Thursday, 8 March 2012

Reese’s Dubious Pieces: This Means War

I think I’m generally easier on filmmakers than regular gentry. As such, I often try – regardless of the inherent silliness, perhaps – to extrapolate some sort of meaning behind even the most ostensibly lacklustre of film offerings. After all, it takes as much effort to create bad art as it does to create good art…right? Like so many of the offerings this time of the year This Means War isn’t very good. It’s not based on a novel, so I can’t assume rabid readers were eager to see it recreated for the big screen. What it is, is a by-the-numbers romance/love triangle centring on two best friends who happen to be spies who happen to be dating the same woman. What makes This Means War significant is the fact that it stars Oscar winner Reese Witherspoon, prospective soon-to-be Oscar nominee Tom Hardy and the generally affable Chris Pine. It also stars Chelsea Handler, but this is the first time I’ve seen the woman in anything – I’ve apparently been under a rock. I don’t think I’ve missed anything.
Granted that the premise which evinces the entire thing is specious, at best, the film could have made for something more entertaining than this. It entertains a painful lack of awareness of the dynamics of friendships, I think, and even relationships which doesn’t bode well for what seems to be a romantic comedy (?). Not even touching on the worrying invasion of privacy the competing spies use to win over the damsel in potential distress, This Means War is terribly misguided on even the most basic of issues. A realisation that the two know each other loses any punch when Reese’s character finds out because her reaction is so bizarrely demonstrated.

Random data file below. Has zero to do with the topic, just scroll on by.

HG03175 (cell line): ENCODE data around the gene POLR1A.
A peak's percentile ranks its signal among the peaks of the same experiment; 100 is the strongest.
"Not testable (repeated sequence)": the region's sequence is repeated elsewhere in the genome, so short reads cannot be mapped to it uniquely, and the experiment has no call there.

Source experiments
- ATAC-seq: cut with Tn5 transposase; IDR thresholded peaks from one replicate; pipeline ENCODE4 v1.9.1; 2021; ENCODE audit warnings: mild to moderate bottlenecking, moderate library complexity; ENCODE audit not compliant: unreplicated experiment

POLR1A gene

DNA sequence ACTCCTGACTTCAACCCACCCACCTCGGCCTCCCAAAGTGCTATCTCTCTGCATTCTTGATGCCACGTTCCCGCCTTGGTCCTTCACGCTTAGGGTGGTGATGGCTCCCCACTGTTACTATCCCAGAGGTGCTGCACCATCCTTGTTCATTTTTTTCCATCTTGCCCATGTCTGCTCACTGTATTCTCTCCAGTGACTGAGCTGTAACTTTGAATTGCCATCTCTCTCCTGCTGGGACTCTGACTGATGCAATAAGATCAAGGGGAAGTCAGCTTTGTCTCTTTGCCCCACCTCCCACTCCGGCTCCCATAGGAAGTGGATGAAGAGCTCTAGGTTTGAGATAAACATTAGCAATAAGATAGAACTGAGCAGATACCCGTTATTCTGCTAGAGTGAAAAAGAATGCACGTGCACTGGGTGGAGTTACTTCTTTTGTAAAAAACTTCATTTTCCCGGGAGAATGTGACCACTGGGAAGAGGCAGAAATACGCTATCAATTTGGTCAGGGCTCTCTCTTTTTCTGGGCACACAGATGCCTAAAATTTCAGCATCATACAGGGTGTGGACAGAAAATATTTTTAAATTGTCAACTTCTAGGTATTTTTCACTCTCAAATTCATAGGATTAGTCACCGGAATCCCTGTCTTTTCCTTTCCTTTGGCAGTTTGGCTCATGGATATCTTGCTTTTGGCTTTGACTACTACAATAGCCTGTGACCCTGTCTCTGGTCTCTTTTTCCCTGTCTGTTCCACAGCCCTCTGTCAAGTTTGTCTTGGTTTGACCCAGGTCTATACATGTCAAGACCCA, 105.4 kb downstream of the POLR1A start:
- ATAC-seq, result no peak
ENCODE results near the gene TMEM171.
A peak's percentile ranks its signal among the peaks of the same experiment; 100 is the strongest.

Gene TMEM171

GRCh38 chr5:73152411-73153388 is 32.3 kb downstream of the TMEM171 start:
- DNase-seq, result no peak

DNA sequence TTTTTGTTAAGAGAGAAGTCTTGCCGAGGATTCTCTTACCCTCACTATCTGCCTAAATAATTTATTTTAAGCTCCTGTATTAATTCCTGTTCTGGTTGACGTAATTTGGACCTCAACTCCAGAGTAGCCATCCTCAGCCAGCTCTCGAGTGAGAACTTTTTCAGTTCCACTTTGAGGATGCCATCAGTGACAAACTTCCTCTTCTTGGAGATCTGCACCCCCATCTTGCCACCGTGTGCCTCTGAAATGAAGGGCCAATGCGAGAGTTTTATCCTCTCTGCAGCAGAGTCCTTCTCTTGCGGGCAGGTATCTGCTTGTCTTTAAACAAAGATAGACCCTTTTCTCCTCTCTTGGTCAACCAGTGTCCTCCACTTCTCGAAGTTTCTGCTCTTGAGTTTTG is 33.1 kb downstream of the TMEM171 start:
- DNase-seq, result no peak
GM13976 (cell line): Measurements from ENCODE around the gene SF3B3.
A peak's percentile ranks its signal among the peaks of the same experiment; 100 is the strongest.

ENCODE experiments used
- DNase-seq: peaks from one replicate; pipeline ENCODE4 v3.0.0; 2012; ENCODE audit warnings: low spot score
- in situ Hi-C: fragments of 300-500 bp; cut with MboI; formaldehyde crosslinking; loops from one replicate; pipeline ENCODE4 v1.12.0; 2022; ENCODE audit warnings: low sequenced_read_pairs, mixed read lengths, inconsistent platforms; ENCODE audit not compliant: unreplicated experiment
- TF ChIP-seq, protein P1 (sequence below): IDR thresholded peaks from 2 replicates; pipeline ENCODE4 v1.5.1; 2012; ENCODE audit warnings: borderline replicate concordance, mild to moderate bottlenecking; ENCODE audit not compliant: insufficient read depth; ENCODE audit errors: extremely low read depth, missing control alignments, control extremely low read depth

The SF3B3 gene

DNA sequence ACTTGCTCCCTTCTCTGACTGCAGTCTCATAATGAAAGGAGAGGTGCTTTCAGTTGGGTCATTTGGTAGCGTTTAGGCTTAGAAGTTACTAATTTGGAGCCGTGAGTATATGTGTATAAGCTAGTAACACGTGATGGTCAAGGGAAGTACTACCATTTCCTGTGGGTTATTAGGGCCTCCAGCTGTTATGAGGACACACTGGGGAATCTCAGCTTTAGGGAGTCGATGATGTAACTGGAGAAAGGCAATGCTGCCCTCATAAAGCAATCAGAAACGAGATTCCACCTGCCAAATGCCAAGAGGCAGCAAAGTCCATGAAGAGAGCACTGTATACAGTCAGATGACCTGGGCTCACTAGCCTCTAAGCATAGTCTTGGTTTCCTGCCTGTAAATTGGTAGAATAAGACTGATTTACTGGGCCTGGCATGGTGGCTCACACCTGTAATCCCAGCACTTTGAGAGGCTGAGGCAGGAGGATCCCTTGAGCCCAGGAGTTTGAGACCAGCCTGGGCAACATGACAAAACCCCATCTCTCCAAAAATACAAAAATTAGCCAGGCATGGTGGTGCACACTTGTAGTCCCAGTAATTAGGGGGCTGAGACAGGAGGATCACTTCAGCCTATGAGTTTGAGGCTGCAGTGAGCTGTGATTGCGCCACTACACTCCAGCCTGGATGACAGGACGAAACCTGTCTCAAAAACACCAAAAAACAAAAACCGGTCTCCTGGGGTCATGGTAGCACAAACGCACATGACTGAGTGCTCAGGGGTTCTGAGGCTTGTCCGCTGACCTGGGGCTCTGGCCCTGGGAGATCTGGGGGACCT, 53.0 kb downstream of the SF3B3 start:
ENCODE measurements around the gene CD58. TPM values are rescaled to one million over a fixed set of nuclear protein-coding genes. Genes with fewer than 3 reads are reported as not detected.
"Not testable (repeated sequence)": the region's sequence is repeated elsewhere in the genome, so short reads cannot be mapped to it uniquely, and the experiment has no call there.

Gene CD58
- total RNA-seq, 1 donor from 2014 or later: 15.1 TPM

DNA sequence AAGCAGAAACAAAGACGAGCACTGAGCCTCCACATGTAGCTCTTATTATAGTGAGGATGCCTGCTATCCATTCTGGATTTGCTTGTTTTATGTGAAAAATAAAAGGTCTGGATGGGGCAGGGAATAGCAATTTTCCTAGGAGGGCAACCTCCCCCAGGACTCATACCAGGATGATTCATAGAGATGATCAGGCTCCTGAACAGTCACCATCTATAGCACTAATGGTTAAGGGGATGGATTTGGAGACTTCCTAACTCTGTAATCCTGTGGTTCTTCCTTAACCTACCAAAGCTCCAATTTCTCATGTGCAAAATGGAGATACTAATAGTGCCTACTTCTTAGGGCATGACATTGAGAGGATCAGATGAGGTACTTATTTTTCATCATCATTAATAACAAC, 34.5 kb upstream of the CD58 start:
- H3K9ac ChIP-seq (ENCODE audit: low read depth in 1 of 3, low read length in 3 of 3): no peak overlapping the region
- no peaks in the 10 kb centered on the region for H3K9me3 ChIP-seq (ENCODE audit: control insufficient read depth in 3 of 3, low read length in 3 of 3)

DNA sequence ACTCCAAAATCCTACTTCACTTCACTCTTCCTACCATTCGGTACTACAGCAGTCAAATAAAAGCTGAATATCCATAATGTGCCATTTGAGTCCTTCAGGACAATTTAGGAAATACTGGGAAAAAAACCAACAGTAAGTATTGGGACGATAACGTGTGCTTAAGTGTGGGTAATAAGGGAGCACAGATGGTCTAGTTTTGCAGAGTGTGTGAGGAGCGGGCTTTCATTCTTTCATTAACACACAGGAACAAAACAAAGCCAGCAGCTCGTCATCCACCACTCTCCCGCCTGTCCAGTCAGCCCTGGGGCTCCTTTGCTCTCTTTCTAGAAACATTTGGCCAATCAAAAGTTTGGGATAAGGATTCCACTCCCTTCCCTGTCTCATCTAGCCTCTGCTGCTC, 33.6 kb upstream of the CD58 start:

I’m too lazy to discuss the film analytically, though, so perhaps I shouldn’t say anything if I will not follow through on critical analyses, but it’s worrying Reese comes off the worse of the three. As bad as it is, this should be simpler for her than it seems. Sure, her character is the least realised but she’s done this before – and she’s a better performer than both. Or, is the fact that she doesn’t have to prove herself which makes her seem so turgid in places? Bad movie, and tetchy male/female concepts aside I couldn’t help think how this same awful script could have reached to better heights in 1999, for example, with Julia Roberts playing Reese. The film would have still not been good…but it’d have been better, right? Who’d have played the duelling spies, though?

Reese in This Means War C
Chris in This Means War B-
Tom in This Means War C+
This Means War D+


1 comment:

Mr_Sheldrake said...

I thought the film was making a comment on both the mass exploitation for reality in terms of storytelling-- from Big Brother forward-- and the desire for people to force reality into a coherent narrative. Not that I think it really succeeds-- it falls to lousy action/romance cliches and cultural mores so often it could be a drinking game unto itself-- but there's some subtext there about how sad it is that we've come quite so far.